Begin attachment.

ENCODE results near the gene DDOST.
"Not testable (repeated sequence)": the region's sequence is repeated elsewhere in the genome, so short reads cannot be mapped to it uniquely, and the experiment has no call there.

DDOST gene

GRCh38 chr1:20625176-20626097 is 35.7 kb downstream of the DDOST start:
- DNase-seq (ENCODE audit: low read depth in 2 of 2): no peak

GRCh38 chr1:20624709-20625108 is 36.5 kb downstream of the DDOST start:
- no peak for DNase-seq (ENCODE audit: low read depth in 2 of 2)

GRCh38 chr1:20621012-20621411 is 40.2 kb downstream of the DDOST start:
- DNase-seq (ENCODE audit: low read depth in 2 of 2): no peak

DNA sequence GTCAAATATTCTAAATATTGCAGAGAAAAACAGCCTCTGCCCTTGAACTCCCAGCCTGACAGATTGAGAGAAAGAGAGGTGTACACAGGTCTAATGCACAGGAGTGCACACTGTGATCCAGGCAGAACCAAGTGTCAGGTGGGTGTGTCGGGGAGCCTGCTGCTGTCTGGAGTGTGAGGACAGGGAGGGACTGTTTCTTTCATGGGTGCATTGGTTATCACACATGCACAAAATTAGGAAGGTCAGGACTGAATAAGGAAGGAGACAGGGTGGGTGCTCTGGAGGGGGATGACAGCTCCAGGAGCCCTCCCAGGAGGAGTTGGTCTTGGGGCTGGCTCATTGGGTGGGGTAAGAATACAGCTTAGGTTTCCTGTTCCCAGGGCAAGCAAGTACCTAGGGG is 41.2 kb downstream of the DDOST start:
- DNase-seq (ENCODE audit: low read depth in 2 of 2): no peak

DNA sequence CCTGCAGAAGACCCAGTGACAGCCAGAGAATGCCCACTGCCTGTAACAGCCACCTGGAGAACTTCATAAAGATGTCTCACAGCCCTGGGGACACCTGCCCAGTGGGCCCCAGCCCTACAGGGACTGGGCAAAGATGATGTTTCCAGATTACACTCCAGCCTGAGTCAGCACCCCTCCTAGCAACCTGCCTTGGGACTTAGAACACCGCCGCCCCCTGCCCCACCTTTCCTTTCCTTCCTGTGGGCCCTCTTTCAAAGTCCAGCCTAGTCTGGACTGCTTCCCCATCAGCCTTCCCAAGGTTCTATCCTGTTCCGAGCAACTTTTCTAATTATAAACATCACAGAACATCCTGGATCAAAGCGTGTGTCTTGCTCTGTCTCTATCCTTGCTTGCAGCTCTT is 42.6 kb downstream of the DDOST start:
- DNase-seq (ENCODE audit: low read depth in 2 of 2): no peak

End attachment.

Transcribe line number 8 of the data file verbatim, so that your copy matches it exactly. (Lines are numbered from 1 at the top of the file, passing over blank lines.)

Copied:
GRCh38 chr1:20621012-20621411 is 40.2 kb downstream of the DDOST start: